Knight participates in a practice known as payment for order flow, in which it compensates retail brokerages for sending it requests to transact securities. The company paid a total of $85.3 million to retail brokers for their order flow in 2011, up from $37.7 million in 2010, according to its annual report last year.
“What you don’t want to see is losing one of the major participants in the market,” Mark Freeman, who oversees about $13 billion as chief investment officer at Westwood Holdings Group Inc. in Dallas, said in a phone interview. “Someone may say, ‘Hey, these orders just get routed to someone else,’ but it still matters how many participants you have. We see this in the bond market in terms of primary dealers. The fewer you get, liquidity becomes more of an issue.”
Knight’s errors and the other trading mishaps underscore why American investors have pulled $193 billion from mutual funds since the start of 2011. The value of transactions in exchange-traded funds tracking the Standard & Poor’s 500 Index is poised to exceed for the first time the turnover for all the stocks in the benchmark gauge.
While stock transactions in the U.S. used to be dominated by three exchanges, regulations to increase competition and reduce costs have fragmented markets across about 50 different venues. That’s raised concerns about integrity in the $16.4 trillion market when the computers that now handle almost all trading malfunction.
Knight Chief Executive Officer Thomas Joyce said the problems were triggered by “a large bug” in software as the company, which handles about 10 percent of market making in U.S.-listed stocks, prepared to trade with a NYSE program for individual investors. While that system began the day of Knight’s trading error, Joyce said the technology problem had “nothing to do” with the Big Board.
“It further contributes to the negative sentiment in the equity market, particularly among retail investors,” Joe Scott, a New York-based credit analyst at Fitch Ratings who covers banks, said in a telephone interview. “They’re very active with the discount brokers and making markets in equities. They’re intertwined with the rest of the financial system.”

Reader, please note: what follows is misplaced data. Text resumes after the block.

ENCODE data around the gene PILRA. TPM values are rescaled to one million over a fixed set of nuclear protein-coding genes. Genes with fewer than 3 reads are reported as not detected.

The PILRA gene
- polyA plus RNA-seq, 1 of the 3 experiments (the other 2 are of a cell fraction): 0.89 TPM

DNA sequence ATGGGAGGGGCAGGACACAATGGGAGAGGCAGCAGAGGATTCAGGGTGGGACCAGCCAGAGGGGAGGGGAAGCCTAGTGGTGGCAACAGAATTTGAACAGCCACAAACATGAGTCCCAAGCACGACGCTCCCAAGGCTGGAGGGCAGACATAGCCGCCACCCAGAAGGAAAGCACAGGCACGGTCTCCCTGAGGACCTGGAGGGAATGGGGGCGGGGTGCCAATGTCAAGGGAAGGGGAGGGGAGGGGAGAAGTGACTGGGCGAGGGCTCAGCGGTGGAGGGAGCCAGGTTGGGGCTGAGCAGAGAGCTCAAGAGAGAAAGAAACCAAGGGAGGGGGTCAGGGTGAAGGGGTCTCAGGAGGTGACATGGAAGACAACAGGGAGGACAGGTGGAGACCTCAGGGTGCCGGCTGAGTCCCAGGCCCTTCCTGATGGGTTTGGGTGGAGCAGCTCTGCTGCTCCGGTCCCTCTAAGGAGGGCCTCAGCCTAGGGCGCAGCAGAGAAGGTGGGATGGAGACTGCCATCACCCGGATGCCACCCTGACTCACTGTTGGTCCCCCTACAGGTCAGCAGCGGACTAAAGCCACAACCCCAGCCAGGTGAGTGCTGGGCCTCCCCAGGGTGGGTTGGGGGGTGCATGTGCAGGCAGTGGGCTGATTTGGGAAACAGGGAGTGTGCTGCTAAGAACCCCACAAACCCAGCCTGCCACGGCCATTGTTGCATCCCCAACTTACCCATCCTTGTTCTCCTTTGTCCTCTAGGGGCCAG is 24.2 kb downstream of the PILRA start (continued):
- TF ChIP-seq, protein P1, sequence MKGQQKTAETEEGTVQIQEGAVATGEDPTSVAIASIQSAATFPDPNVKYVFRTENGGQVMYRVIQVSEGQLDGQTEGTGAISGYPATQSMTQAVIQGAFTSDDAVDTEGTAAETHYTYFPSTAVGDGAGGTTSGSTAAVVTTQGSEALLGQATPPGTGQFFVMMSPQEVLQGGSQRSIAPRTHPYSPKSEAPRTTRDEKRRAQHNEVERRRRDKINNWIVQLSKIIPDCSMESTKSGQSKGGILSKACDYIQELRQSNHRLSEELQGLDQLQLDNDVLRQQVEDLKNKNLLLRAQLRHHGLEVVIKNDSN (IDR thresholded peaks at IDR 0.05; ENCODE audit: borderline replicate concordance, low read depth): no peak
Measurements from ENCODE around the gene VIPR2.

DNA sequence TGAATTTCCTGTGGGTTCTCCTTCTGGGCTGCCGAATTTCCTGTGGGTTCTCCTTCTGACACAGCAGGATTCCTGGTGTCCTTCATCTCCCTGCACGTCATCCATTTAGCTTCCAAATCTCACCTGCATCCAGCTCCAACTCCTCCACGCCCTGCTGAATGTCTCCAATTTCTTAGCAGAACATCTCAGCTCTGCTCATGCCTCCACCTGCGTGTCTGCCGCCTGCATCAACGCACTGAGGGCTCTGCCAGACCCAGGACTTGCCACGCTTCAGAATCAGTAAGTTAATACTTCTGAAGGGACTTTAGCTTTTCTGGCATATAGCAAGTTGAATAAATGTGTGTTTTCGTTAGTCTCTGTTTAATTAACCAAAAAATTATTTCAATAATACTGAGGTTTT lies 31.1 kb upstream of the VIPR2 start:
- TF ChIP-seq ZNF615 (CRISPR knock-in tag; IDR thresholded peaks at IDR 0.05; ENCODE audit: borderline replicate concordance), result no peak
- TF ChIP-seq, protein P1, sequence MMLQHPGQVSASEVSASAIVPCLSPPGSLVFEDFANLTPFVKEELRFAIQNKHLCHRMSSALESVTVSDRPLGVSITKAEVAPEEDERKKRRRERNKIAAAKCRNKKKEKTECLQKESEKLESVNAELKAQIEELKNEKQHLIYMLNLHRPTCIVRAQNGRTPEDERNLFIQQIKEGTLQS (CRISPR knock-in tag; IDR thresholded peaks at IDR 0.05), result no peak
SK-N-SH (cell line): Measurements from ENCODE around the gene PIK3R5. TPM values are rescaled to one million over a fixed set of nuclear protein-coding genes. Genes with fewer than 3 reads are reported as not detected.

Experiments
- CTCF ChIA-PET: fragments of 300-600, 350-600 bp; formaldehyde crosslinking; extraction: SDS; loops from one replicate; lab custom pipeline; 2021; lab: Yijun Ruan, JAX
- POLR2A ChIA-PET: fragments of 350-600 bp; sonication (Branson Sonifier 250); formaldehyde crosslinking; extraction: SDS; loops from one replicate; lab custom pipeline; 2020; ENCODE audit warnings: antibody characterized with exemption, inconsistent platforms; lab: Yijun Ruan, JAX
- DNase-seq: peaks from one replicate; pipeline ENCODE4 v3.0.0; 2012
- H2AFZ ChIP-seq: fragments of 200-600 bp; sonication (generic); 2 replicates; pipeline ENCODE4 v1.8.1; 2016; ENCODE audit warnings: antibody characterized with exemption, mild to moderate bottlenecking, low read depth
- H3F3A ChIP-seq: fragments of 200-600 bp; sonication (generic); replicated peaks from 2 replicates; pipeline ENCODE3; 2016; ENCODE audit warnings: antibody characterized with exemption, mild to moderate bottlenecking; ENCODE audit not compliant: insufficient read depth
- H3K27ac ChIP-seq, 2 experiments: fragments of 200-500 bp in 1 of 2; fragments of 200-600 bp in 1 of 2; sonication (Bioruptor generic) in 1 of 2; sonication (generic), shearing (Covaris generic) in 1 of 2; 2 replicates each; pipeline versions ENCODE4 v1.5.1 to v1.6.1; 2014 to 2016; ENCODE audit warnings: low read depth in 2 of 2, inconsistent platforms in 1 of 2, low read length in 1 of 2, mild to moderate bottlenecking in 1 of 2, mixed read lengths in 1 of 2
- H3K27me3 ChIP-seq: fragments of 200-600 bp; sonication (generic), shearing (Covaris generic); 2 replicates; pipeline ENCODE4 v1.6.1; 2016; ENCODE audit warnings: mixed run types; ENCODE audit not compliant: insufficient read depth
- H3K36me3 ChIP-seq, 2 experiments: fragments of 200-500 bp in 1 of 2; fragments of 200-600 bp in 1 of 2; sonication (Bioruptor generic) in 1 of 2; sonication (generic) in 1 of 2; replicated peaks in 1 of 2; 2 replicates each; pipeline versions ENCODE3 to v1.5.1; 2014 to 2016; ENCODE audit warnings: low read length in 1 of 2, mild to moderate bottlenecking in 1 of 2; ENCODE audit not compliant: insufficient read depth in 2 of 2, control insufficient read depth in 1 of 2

Volume in U.S. exchange-listed stocks is already headed for a third straight annual decline. About 6.7 billion shares changed hands each day on average in 2012, 25 percent less than in 2008, based on data compiled by Bloomberg of U.S. exchange-listed securities. Volume fell 9.9 percent in July from June, after a 3.2 percent drop in June from May, the data show.
The software malfunction may worsen investor sentiment hurt by the so-called flash crash in May 2010, when a trading error briefly wiped out $862 billion of market value, the botched initial public offering of Facebook Inc. and failed IPO of Bats Global Markets Inc. earlier this year. Two weeks ago, investors in three of the biggest Dow Jones Industrial Average stocks were whipsawed by price swings that repeated every hour, fueling speculation the moves were caused by computerized trading.
Securing additional capital to fund businesses such as market making was viewed as necessary to keep Knight afloat. Analysts at CLSA Credit Agricole Securities wrote last week that bankruptcy was a possibility if it failed to get financing. Knight’s loss was bigger than the $365 million cash balance it reported as of June 30 and exceeded its market value of $398 million as of Aug. 3, data compiled by Bloomberg show.
“This is one of our largest and best-run market making outfits,” James Angel, a professor at Georgetown University’s business school in Washington who serves on the board of exchange operator Direct Edge Holdings LLC, said in a phone interview. “It definitely shows signs of confidence in Knight and its management that people are willing to step forward with this kind of a cash infusion.”